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Density and centre of mass

  1. Oct 18, 2008 #1


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    Hi. I'm not sure how to picture it on the x-y-axis.

    I found this in the text book:
    If i have a plate bounce by 0<= x <=2 and 0<= y <= 3. and the density is constant. i'm looking for two integrals that corresponding to stirps in the x-direction and y-direction.

    let say the density is 5gm/cm^2 then to integral should be finding the centre of mass right?? and using the center of mass how do i find the total area if i dont know the radius?? correct me if i'm wrong, isn't the centre of mass will be close to the x-axis then y-axis due to its momentum?

    sorry i'm not really good in physic its hard to get my head around combining physic and cal together.
  2. jcsd
  3. Oct 18, 2008 #2


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    If the density is constant, then the "center of gravity" is just the center which, for this rectangle, would be the point (1, 3/2).

    Integrating WHAT? The integral of the density function over a figure is the total density of the figure, not the centre of mass. The integral of 1 over a figure is the area of the figure. Since the centre of mass of a two-dimensional figure involves two values (the x and y coordinates) there is no single integral that will give the centre of mass.

    Typically, one finds the center of mass by by first finding the area rather tnan the other way around! And what radius are you talking about? The example you gave, a rectangle, doesn't have a "radius".

    Perhaps it would be better to post this in a physics thread. And please post the actual problem itself! Are you talking about "Pappus' theorem" that states that the volume (not) area, of a 3 dimensional figure, formed by rotating a two-dimensional figure around an axis is the area of the figure times the circumference of the circle the centre of the figure describes during the rotation. That has nothing to do with "centre of mass" strictly speaking but it is easy to see that the centre of mass of an object with constant density is the same as its geometric centre.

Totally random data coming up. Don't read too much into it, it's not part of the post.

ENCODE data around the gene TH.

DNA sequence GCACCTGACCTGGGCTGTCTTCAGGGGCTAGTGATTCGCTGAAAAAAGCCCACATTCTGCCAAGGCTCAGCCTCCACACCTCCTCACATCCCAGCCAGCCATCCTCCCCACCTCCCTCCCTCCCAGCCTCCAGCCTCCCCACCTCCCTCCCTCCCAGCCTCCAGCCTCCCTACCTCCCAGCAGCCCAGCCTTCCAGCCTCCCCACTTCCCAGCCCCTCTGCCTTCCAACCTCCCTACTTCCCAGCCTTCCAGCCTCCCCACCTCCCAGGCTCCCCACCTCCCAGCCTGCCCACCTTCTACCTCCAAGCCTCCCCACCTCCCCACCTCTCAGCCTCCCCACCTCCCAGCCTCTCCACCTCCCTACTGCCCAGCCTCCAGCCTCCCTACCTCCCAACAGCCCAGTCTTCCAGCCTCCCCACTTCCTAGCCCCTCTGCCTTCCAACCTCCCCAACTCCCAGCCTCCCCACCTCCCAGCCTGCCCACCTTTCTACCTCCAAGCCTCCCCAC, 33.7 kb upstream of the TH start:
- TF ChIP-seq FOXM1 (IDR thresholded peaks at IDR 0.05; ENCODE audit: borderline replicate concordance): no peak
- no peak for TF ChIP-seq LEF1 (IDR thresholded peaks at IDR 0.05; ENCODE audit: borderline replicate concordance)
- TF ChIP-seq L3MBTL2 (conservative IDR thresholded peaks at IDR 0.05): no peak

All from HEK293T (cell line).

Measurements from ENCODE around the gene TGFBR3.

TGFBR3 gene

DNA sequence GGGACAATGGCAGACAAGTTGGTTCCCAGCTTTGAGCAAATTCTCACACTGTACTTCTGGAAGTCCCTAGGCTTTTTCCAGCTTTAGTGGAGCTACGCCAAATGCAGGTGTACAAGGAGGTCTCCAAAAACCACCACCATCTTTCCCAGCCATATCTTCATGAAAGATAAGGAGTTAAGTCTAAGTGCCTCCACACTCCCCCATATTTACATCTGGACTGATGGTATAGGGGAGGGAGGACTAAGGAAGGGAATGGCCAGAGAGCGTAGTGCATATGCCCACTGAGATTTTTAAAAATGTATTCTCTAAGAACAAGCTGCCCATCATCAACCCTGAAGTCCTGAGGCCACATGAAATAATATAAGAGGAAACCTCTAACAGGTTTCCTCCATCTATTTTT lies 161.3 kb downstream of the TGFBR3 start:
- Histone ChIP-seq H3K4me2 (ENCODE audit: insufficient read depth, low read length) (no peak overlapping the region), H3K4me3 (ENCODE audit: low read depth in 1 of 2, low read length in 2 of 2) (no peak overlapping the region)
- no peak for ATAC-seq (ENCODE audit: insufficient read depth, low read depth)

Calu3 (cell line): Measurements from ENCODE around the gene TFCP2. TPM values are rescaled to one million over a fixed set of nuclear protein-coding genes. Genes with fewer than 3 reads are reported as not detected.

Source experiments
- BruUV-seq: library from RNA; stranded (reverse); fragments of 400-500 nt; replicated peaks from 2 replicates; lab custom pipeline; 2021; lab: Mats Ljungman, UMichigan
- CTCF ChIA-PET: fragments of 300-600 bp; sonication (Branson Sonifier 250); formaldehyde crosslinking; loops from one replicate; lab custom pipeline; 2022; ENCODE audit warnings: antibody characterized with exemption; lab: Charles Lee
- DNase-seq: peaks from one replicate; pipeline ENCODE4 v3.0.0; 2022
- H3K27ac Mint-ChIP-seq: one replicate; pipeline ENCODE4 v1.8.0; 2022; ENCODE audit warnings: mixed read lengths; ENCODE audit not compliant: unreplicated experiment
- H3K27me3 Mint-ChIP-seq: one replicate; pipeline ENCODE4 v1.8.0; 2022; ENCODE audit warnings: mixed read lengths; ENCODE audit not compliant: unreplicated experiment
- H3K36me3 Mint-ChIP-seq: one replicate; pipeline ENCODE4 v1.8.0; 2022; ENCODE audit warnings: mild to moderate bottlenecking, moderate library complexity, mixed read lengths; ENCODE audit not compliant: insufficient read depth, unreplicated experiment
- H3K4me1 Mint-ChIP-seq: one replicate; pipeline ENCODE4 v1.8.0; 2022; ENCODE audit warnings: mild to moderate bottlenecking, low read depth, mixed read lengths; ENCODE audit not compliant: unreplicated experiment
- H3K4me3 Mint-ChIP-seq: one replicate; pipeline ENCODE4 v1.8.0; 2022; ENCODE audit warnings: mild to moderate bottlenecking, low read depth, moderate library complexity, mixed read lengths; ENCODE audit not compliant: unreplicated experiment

Suppose the rectangle, 0<= x<= 2, 0<= y<=3, is rotated around the y-axis. As I said before its centre is just (1, 3/2) and the distance from that to the y-axis is just the x-coordinate of the centre, 1. The circle the centre describes in rotating around the y-axis has that radius, 1, and so circumference [itex]2\pi[/itex]. The area of the rectangle is, of course, 2(3)= 6 so Pappus' theorem says that the volume of the figure formes is [itex](6)(2\pi)= 12\pi[/itex].

    Of course, that figure is just a cylinder with base radius 2 and height 3: its volume is the area of the base, [itex]\pi (2)^2= 4\pi[/itex] times the height 3, giving volume [itex]12\pi[/itex].

    I doubt that is the question you are asking but I really have no idea what problem you are talking about.
    Last edited by a moderator: Oct 20, 2008
  4. Oct 24, 2008 #3


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    thanks for helping...i found out how to find it. Also at first I got confuse between the length of a strip in two dimension and the area of a slice in 3 dimension because when you times length with delta x then you get an area, area times delta x you get volume....
    and i just have to use the definition to find the centre of mass which is fairly easy....
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